#105 – Col. William Smith

24 05 2008

Report of Col. William Smith, Forty-ninth Virginia Infantry

O.R.– SERIES I–VOLUME 2 [S# 2] — CHAPTER IX, pp.551-552

HDQRS. FORTY-NINTH REGIMENT, VIRGINIA VOLS.,

July 31, 1861

SIR: On the morning of the 21st instant I was posted, by order of Colonel Cocke, on Bull Run, nearly north from Lewis’ house, to protect a detachment of Rogers’ battery of two guns, under the command of Lieutenant [Heaton]. The enemy made his appearance in the pines some three or four hundred yards distant, but some three or four well-directed shots induced him to retire.

About 1.30 o’clock p.m. I received your order if not in the presence of an enemy to join you promptly with my command. I did so; two Mississippi companies of Colonel Moore’s regiment having fallen in at my call promptly on my left on the way. On reporting to you I was ordered to fall in on the left of the line then formed and forming, which I promptly proceeded to do, you accompanying us for a quarter of a mile or more.

My battalion, the right under the immediate command of Lieut. Col. Edward Murray, and the left under the similar command of Maj. Caleb Smith, had scarcely taken their position when they found themselves in the presence of two of the enemy’s batteries, which were afterwards gallantly carried. My left had scarcely opened its fire before a heavy column of the enemy advanced from my left on the crest of the ridge or hill on a line parallel with our line of battle, with every prospect of having my flank turned without difficulty. At this critical moment two regiments came up, posted themselves on my left, protected my flank, and opened upon the enemy at a distance of about eighty yards, with admirable effect. I do not know the names of these regiments nor of their commanding officers, and have to regret it, as it would afford me pleasure to name them on account of the critical and efficient service which they rendered. From some persons acquainted with these regiments I ascertained that one was from Mississippi, and I have an impression that the other was from North Carolina.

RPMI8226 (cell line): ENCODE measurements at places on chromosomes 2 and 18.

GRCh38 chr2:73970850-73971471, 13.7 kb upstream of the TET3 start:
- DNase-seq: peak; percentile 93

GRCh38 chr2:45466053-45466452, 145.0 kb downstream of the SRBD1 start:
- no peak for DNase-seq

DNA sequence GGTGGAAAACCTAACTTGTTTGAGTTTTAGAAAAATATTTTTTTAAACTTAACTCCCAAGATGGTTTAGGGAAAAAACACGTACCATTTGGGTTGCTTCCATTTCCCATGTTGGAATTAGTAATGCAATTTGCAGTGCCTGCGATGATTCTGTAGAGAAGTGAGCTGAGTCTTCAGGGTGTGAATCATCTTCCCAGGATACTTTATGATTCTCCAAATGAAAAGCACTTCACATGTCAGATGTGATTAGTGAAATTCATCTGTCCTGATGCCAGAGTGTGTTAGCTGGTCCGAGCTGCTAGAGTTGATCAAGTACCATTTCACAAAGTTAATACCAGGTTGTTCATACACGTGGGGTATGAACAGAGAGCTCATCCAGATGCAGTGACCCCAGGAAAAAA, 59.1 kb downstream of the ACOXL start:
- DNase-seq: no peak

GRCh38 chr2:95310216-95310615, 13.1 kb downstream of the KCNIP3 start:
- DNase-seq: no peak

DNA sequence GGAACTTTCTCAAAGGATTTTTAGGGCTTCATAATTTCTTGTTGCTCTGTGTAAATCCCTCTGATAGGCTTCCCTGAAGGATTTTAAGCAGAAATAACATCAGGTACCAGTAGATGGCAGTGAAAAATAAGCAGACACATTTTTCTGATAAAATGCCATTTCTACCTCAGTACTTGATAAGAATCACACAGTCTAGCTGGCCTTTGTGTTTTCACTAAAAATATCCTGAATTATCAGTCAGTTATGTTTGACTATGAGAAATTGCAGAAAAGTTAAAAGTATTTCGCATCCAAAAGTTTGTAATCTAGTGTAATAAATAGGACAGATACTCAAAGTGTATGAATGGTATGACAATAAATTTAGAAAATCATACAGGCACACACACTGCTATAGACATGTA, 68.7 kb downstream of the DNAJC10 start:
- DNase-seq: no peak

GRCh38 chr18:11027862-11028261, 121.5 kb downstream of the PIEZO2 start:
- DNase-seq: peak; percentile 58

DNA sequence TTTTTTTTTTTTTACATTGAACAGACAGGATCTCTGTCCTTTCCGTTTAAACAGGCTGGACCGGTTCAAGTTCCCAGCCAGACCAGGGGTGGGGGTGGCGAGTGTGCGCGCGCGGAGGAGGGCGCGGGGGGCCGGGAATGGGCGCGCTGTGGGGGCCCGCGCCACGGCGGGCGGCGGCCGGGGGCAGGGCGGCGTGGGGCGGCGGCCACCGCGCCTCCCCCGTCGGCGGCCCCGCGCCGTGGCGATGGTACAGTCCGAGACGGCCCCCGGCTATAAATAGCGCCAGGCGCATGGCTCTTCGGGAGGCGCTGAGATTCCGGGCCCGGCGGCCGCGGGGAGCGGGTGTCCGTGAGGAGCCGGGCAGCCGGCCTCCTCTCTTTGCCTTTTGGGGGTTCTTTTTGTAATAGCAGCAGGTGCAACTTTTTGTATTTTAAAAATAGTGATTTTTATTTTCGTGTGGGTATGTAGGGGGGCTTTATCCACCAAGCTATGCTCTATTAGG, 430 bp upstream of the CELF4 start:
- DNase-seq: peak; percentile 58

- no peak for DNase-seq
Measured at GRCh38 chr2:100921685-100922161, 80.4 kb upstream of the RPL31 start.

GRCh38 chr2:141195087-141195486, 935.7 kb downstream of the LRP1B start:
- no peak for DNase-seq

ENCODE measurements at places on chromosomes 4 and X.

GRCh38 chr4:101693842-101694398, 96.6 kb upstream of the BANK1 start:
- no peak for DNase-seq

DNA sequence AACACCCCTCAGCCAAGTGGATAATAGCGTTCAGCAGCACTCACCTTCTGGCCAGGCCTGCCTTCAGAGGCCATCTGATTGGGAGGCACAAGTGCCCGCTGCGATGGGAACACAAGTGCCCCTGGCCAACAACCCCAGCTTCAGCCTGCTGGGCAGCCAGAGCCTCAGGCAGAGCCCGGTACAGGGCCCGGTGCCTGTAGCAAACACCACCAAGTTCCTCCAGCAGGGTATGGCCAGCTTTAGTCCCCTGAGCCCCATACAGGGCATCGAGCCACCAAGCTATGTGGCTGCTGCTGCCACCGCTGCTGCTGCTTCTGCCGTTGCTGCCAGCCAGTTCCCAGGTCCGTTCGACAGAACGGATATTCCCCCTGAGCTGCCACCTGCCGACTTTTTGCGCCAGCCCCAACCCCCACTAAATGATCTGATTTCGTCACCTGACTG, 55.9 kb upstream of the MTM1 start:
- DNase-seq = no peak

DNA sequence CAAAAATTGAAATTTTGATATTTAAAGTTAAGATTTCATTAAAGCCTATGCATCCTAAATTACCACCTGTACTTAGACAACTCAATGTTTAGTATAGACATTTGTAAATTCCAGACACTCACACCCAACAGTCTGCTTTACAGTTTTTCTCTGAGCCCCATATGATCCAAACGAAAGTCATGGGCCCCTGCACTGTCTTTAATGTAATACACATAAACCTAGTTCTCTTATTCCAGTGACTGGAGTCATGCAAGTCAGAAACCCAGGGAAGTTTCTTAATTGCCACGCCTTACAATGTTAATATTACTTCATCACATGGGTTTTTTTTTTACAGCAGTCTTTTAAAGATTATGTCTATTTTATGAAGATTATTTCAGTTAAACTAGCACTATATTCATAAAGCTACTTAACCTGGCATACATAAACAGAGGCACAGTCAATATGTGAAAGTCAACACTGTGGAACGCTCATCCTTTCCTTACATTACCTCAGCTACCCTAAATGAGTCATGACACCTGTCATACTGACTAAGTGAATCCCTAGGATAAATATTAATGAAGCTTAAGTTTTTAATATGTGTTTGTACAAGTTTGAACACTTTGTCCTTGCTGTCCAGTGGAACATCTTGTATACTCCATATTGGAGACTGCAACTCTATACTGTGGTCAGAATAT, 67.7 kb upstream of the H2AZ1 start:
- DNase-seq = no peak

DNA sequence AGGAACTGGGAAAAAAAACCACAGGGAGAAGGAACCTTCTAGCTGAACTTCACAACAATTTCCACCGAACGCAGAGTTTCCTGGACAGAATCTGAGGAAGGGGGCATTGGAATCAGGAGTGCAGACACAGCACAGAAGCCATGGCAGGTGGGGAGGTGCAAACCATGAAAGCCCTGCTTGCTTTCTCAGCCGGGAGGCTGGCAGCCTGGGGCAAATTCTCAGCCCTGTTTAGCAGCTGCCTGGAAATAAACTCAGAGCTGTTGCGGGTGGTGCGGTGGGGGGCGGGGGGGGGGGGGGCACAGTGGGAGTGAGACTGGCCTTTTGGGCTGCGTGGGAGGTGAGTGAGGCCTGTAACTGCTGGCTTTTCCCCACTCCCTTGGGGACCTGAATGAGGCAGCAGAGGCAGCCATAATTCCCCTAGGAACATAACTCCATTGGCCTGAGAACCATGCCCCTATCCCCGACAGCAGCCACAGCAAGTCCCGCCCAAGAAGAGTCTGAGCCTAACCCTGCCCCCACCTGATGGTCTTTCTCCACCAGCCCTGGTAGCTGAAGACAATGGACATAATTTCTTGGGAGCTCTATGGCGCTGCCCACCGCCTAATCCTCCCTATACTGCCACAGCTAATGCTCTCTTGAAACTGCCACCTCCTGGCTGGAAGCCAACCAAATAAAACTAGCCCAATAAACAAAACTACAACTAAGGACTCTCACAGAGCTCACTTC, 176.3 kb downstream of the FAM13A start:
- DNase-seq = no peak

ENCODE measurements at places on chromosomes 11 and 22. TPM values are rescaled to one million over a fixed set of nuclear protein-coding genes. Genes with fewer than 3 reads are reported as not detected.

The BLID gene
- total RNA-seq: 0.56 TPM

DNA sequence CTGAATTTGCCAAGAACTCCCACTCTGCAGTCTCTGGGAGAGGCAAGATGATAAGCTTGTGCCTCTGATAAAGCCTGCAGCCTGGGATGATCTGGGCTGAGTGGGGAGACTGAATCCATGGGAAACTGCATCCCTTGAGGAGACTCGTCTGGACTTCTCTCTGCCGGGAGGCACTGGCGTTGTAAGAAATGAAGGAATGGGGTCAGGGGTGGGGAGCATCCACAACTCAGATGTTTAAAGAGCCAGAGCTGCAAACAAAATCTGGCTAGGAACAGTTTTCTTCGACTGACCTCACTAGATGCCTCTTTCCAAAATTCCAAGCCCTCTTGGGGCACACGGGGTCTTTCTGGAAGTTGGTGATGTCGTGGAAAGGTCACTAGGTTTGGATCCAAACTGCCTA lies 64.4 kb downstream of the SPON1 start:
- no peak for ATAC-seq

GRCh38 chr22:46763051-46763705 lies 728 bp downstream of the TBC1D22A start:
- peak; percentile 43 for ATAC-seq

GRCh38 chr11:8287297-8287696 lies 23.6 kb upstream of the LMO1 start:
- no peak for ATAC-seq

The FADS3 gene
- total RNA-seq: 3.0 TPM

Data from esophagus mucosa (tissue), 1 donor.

I went into action with but three companies of my regiment, forming a battalion consisting of about two hundred and ten men, and regret to inform you that my loss was very severe, being ten killed and thirty wounded. Maj. Caleb Smith and Capt. H. C. Ward fell early in the action; Major Smith badly wounded, with a leg broken and fractured a little below the hip, and still in a critical condition, and Captain Ward of a wound in the abdomen, from which he died about 12 at night in a state of delirium, cheering on his men to the charge.

I hope I may say one word in praise of my men. But three days together–strangers to each other, of course–without that confidence essential to combined effort, and without discipline, and in their first battle, they yet met the crisis in which circumstances placed them with a hardihood and courage which command my admiration.

I have the honor, general, to be, with high consideration, your obedient servant,

WM. SMITH,

Colonel Forty-ninth Regiment Virginia Volunteers

Gen. G. T. BEAUREGARD





#104 – Col. Robert T. Preston

23 05 2008

Report of Col. Robert T. Preston, Twenty-eighth Virginia Infantry

O.R.– SERIES I–VOLUME 2 [S# 2] — CHAPTER IX, pp. 549-551

ARMY OF THE POTOMAC,

Camp, July, 1861

COLONEL: In obedience to your order of the 23d instant, that “commanders of regiments and of detached troops of all arms serving with the command of Colonel Cocke, on the 21st instant, in the battle of Manassas, will immediately make report to the colonel commanding the Fifth Brigade of the services performed by their respective commands on that glorious day,” I have respectfully to report:

The Twenty-eighth Regiment Virginia forces, C. S. Army, under my command, was, in obedience to orders, marched from Camp Mason on the 17th instant, and at about 4 p.m. on the same day encamped upon the position assigned it on the right of the road leading from Manassas Junction by Lewis’ Ford of Bull Run and upon the high ground within about half a mile of Lewis’ Ford, and was also intended to regard and defend the Island Ford of Bull Run, lying nearly a mile southeast of its position.